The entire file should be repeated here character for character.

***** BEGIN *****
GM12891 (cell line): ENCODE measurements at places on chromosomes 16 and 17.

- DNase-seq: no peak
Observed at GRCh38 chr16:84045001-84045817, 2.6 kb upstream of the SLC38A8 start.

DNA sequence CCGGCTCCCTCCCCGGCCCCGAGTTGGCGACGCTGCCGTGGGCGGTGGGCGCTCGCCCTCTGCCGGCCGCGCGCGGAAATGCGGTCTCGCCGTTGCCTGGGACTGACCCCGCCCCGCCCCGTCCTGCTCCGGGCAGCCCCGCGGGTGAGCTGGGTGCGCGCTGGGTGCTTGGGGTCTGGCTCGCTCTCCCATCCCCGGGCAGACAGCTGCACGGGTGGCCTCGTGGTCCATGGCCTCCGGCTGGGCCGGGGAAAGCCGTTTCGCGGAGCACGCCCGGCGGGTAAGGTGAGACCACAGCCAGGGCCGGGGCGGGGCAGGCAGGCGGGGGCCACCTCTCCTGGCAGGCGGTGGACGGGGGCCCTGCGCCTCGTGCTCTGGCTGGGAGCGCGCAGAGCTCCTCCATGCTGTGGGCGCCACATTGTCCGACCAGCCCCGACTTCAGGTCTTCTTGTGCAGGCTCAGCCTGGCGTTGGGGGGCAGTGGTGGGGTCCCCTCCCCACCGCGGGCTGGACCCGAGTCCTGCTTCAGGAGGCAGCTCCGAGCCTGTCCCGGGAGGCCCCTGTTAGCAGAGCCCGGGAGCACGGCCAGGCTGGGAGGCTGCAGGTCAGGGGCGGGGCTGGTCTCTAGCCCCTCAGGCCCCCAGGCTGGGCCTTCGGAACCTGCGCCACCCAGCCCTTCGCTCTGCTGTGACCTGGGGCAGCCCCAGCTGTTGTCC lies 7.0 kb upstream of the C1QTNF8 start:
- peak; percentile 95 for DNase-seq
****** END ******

GM12891 (cell line): ENCODE measurements at places on chromosomes 16 and 17.

- DNase-seq: no peak
Observed at GRCh38 chr16:84045001-84045817, 2.6 kb upstream of the SLC38A8 start.

DNA sequence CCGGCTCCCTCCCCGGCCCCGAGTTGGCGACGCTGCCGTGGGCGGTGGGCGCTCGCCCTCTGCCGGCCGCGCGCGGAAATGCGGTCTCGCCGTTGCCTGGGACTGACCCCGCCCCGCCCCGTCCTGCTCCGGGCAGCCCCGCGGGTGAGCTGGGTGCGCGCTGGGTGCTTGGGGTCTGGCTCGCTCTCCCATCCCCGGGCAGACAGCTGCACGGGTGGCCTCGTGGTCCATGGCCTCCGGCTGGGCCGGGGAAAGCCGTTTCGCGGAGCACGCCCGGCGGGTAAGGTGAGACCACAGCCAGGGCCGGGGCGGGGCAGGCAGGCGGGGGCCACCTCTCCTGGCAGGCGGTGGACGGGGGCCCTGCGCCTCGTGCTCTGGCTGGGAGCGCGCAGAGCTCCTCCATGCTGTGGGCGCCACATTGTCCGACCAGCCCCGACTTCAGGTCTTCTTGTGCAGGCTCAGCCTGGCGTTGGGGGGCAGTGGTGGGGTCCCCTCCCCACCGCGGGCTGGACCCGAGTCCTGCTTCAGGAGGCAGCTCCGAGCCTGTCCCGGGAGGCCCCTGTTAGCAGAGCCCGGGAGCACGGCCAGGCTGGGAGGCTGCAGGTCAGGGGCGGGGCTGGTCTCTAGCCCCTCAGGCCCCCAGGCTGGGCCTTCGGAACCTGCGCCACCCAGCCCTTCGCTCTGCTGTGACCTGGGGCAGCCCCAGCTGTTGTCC lies 7.0 kb upstream of the C1QTNF8 start:
- peak; percentile 95 for DNase-seq